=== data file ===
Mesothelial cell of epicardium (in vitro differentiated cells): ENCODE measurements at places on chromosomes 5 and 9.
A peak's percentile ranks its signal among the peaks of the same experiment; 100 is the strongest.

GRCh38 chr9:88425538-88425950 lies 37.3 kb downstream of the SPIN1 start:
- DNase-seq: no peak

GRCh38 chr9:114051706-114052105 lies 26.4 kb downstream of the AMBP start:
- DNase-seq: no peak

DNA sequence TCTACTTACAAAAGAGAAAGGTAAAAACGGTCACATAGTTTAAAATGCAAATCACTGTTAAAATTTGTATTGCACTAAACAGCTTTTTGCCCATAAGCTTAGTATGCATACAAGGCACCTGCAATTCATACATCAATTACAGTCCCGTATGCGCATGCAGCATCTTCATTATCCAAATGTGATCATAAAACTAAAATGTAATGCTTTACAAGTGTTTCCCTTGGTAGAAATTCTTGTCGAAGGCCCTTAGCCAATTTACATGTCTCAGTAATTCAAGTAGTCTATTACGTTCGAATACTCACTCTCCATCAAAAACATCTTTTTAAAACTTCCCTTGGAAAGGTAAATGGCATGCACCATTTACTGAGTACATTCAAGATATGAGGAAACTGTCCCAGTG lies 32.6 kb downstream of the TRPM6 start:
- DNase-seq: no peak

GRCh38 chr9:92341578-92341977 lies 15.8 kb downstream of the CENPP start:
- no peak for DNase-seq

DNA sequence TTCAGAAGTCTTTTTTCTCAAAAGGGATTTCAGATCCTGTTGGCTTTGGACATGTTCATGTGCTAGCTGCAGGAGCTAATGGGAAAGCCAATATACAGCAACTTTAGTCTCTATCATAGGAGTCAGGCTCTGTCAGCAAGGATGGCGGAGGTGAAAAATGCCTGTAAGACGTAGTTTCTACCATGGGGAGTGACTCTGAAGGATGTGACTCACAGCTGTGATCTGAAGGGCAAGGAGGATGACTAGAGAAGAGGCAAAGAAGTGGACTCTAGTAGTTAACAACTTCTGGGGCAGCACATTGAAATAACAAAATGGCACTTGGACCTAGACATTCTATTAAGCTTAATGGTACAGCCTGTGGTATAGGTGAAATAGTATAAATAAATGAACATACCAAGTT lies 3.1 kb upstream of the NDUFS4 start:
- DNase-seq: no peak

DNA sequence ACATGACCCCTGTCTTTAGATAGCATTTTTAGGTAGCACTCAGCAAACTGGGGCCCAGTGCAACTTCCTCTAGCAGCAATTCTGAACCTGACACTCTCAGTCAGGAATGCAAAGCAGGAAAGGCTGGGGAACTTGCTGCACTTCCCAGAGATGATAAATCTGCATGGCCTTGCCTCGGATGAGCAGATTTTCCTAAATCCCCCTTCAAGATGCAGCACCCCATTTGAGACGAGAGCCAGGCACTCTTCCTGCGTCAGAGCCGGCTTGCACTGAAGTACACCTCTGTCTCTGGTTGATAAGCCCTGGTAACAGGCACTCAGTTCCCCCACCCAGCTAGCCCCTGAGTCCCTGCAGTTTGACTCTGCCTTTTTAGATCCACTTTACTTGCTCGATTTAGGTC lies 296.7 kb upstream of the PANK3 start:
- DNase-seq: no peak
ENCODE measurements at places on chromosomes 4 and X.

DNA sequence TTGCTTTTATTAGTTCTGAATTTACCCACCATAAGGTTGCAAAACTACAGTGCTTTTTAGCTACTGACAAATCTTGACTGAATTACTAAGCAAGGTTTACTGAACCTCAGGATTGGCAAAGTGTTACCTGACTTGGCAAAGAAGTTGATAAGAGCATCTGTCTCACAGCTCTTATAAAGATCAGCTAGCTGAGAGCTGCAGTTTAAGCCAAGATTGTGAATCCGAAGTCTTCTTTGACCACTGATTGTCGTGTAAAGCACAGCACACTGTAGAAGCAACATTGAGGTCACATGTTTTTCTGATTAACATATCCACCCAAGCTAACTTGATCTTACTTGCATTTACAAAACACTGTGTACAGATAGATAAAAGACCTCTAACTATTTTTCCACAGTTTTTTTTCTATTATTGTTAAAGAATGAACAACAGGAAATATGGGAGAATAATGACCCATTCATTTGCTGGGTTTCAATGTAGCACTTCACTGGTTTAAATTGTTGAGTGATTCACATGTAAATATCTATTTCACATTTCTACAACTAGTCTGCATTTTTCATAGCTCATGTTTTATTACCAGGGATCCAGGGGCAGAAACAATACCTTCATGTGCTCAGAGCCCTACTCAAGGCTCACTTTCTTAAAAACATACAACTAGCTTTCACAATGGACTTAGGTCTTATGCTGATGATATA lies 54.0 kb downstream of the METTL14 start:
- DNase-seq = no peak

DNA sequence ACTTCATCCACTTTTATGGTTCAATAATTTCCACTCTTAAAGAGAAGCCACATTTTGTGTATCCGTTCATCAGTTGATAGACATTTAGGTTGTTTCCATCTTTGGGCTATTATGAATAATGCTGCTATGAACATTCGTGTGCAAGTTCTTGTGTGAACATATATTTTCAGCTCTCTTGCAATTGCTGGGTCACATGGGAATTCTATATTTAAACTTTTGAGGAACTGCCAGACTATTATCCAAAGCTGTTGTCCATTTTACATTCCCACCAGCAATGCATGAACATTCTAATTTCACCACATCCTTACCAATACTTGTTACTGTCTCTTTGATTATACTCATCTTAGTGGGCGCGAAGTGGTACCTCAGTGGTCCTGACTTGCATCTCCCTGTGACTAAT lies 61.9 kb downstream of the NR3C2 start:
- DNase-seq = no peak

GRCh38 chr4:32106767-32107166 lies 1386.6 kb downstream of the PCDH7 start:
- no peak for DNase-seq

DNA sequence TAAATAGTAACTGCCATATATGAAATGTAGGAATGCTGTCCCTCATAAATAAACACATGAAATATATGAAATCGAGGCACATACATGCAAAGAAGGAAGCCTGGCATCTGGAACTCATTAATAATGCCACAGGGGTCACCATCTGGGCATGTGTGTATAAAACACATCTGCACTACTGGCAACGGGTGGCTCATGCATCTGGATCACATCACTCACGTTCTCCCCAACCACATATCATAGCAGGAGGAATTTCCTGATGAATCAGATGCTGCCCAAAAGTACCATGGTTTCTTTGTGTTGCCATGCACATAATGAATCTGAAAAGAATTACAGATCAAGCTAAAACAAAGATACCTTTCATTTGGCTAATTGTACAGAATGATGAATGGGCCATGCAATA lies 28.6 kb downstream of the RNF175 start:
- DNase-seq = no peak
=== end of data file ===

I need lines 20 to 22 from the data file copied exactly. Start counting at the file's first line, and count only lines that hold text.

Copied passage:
GRCh38 chr4:32106767-32107166 lies 1386.6 kb downstream of the PCDH7 start:
- no peak for DNase-seq

DNA sequence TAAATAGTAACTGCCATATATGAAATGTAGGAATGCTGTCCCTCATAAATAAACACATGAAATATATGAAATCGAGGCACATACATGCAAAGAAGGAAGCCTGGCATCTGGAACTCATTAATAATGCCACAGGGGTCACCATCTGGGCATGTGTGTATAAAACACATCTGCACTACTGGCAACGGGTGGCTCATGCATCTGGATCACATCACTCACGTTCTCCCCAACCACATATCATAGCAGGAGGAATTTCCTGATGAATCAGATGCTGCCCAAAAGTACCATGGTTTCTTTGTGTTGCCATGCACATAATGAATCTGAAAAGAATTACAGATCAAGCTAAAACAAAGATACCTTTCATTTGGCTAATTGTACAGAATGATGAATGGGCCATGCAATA lies 28.6 kb downstream of the RNF175 start: